November 23, 2010 4 Comments
By: Chris Ross
In the past few years the NFL has seen its fair share of athletes who probably haven’t behaved well enough to get on Santa’s nice list. However, when it comes to NFL front offices, it’s not only Santa who isn’t rewarding the naughty.
Professional athletes with troubled pasts often gain a reputation that they are unable to shake, which causes the majority of teams to shy away from them. The media too often brands players of this nature as “cancers in the locker room”, guys who “destroy team chemistry”, or “distractions.” Whether it be diva wide-receivers or quarterbacks in trouble with the law, many GM’s fail to exercise the simple cost-benefit principle when deciding to forgo the signing or drafting of these ultra talented, difficulty prone, (super)stars.
We are now only 11 weeks into the NFL season and we can already see a number of these” character issue” players causing no more of a problem than a person J-walking.
This issue is not a matter of taking on a great risk and all these NFL front office’s just need to find a bit of their inner Evel Knievel.
The new Mr. Big Game in New York is the man who is best known for catching the game winning touchdown in Super Bowl XLIII for the Pittsburgh Steelers. Mr. Santonio Holmes was sent to the New York Jets in exchange for a fifth round pick, that’s right folks a fifth rounder. He was subsequently hit with a 4 game suspension for violating the NFL’s substance abuse policy within 24 hours of learning he had been traded to New York. Not only that, but Holmes has also had his fair share of brushes with the law throughout his life times throughout his life.
Despite all of that, Rex Ryan was willing to take a chance on a guy who had the ability to become the #1 option in his offence and all it cost him was a fifth round pick. Holmes is 26 years old and could very likely become the most important long-term piece of this Jets offence aside from the “Sanchize” of course.
Reward: In only 6 games Holmes already has 447 yards receiving, to go along with two game winning touchdown catches.
Risk: Fifth Round Pick
Jerry Jones said that after picking Dez Bryant he was not going to make the same mistake that he did with Randy Moss in 1998 and Jerry “GM” Jones finally made a decision that benefitted his team. Dez Bryant was one of these “character issue” guys that teams ostracize as if they’re carrying bubonic plague. Apparently, Bryant was constantly late to team activities in college and his mother was a prostitute or something. Okay, I’m not sure that the second one holds much water but you get the point right?
Dez Bryant’s draft stock dropped dramatically as the draft drew closer and closer. The Denver Broncos could have even taken him with the 22nd overall pick but they went the safe route, choosing Demaryius Thomas, who has compiled a total of 283 receiving yards this season. Dez Bryant, on the other hand, is flourishing on a Dallas Cowboys team that has gone through more drama than an episode of Days of our Lives. Bryant has amassed 547 yards in the air in addition to his 2 special team touchdowns and has received endless praise from respected analysts such as former Super Bowl winning coach Jon Gruden.
Reward: Superstar (diva?) Wide-Receiver?
Risk: 24th overall pick
Don’t think that I forgot to mention the top dog of them all. Michael Vick’s story is one that I don’t feel needs to be told because frankly I’m tired of hearing it. Vick has now turned his career around. He is no longer your half-ass it, get by on my talent quarterback as he is now working on his game more along the lines of your Tom Brady’s and Peyton Manning’s. Vick is getting MVP consideration around the league and has the potential to lead his Eagles to a Super Bowl.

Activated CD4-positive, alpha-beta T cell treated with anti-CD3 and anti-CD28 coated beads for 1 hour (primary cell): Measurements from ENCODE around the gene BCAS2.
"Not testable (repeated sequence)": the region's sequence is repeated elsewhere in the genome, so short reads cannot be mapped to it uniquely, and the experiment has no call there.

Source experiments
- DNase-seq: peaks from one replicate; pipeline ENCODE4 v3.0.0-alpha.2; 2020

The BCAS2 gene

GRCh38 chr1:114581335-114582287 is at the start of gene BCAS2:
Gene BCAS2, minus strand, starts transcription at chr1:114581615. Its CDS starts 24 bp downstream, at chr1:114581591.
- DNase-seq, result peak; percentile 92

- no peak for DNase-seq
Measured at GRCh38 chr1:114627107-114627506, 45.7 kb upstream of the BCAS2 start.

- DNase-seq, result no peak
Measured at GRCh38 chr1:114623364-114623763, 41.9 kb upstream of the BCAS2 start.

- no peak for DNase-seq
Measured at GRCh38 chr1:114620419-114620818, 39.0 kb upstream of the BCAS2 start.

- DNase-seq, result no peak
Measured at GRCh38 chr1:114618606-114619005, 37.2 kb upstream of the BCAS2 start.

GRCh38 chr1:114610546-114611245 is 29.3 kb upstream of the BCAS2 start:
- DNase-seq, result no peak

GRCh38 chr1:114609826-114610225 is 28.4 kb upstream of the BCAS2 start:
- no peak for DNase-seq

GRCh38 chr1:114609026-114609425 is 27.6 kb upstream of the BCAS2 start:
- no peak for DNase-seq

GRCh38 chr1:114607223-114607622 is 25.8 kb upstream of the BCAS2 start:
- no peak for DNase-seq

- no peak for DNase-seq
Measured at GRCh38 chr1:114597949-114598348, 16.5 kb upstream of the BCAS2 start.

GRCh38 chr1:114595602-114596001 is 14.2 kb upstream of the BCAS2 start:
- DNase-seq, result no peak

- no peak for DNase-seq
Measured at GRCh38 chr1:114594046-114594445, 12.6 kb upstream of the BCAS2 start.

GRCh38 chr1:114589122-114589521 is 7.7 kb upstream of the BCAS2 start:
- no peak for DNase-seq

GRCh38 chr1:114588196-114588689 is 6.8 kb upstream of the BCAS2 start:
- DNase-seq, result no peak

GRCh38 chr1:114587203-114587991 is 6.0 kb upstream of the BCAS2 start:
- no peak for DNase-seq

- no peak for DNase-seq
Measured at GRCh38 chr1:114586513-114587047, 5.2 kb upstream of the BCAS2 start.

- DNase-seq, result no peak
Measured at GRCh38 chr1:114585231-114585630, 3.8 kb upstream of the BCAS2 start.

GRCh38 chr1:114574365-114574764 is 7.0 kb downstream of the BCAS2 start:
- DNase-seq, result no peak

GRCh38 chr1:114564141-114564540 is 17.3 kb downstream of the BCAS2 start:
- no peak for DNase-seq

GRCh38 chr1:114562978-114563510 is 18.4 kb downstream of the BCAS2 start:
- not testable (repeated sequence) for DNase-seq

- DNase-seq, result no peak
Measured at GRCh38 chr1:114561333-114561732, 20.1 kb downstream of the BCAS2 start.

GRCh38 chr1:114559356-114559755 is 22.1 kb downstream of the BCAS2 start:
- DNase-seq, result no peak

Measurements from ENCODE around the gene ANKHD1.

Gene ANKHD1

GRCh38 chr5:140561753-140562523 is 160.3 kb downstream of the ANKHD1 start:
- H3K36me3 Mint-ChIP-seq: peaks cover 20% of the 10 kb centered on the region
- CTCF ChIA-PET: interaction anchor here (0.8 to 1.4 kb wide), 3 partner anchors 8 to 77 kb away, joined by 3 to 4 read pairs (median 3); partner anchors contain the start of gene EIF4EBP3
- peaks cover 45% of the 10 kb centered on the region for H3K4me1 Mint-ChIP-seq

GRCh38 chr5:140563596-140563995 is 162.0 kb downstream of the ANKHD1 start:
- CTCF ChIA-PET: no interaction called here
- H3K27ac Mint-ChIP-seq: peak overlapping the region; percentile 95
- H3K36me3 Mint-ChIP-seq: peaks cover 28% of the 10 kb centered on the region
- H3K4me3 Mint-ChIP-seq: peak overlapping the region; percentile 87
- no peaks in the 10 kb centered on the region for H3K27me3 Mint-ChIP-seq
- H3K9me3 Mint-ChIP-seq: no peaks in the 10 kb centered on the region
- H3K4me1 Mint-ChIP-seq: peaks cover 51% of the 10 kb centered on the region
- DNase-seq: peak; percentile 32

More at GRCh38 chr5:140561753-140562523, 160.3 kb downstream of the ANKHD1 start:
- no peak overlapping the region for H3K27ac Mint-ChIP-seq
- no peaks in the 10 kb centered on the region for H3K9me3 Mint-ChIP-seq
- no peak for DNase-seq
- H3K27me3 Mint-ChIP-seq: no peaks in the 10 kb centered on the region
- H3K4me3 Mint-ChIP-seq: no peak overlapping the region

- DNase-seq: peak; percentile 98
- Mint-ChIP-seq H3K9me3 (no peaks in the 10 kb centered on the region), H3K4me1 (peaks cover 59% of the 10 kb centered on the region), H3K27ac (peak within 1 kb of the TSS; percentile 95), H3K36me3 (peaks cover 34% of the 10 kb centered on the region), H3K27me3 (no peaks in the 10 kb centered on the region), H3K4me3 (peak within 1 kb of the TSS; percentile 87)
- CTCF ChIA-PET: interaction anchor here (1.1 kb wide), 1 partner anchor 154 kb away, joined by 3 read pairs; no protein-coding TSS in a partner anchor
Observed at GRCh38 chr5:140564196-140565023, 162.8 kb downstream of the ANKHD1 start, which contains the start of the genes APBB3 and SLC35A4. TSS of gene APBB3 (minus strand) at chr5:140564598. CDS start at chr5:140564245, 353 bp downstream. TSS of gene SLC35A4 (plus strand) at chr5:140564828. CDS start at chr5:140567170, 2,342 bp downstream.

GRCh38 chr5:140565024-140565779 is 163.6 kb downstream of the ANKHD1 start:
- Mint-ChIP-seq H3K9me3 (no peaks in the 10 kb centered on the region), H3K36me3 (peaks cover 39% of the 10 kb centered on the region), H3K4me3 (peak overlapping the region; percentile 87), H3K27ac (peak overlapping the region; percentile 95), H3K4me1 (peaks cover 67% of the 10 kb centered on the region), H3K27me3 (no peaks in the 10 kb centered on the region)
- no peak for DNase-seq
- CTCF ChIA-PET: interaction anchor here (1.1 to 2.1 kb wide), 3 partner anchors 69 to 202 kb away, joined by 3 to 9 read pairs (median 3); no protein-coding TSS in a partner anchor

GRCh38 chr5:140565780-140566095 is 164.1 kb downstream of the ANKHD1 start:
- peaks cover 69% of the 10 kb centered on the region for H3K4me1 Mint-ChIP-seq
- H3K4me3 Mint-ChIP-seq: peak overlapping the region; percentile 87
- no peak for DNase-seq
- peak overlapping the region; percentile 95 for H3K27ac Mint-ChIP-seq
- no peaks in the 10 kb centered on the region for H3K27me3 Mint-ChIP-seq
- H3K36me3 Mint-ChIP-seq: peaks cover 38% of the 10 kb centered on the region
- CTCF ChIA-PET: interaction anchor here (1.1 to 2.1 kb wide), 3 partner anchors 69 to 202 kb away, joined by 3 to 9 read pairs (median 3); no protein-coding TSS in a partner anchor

Following his release from prison, amidst all the criticism, 31 other teams weren’t even willing to give this “underdog” a sniff at playing in the NFL again (last dog pun I swear). Controversially though, one team and one man gave him an opportunity and Andy Reid must be feeling like a kid in a candy shop these days, or a security guard in Dunkin Donuts, whatever works for you.
Reward: Michael Vick Reborn
Risk: Media distraction and $1.6 million of unguaranteed money.
I realize that there are other guys that don’t fit into this group, but that is just an inevitability when you gamble on troubled players. The real big baby of pro sports, Vince Young, looks to be done as a Titan, but no matter what happens Young will always be one of those risk-reward guys that had a real shot to become something special. This is an instance where it didn’t work out and the Titans organization needs to swallow its pride and move on. Here’s looking at you Bud Adams.
Randy Moss and Brett Favre get partial credit because they have also been on the other end of the spectrum in this regard.
Terrell Owens also deserves an honourable mention. Owens is a prime example of a player throughout his career who has been one of those reward is greater than the risk type guys. He almost didn’t get a chance to play this year because it looked like the risk was finally becoming greater than the reward. However, the Bengals gave him a chance and he has rewarded them with 897 freaking receiving yards through 10 games and the risk, well the risk is always T.O. Additionally, Pacman Jones who wasn’t able to get his stuff together in Tennessee or Dallas got, I believe, his 8 zillionth chance to play and became a staple in the much maligned Cincinnati defence before injuring his neck on October 26th putting him out for the season.
Are General Managers going to start changing their ways? Are they are seriously going to continue to consult their nice list to find average Joe millionaire or do they dare take a look at the naughty and find their future hall of famer ?
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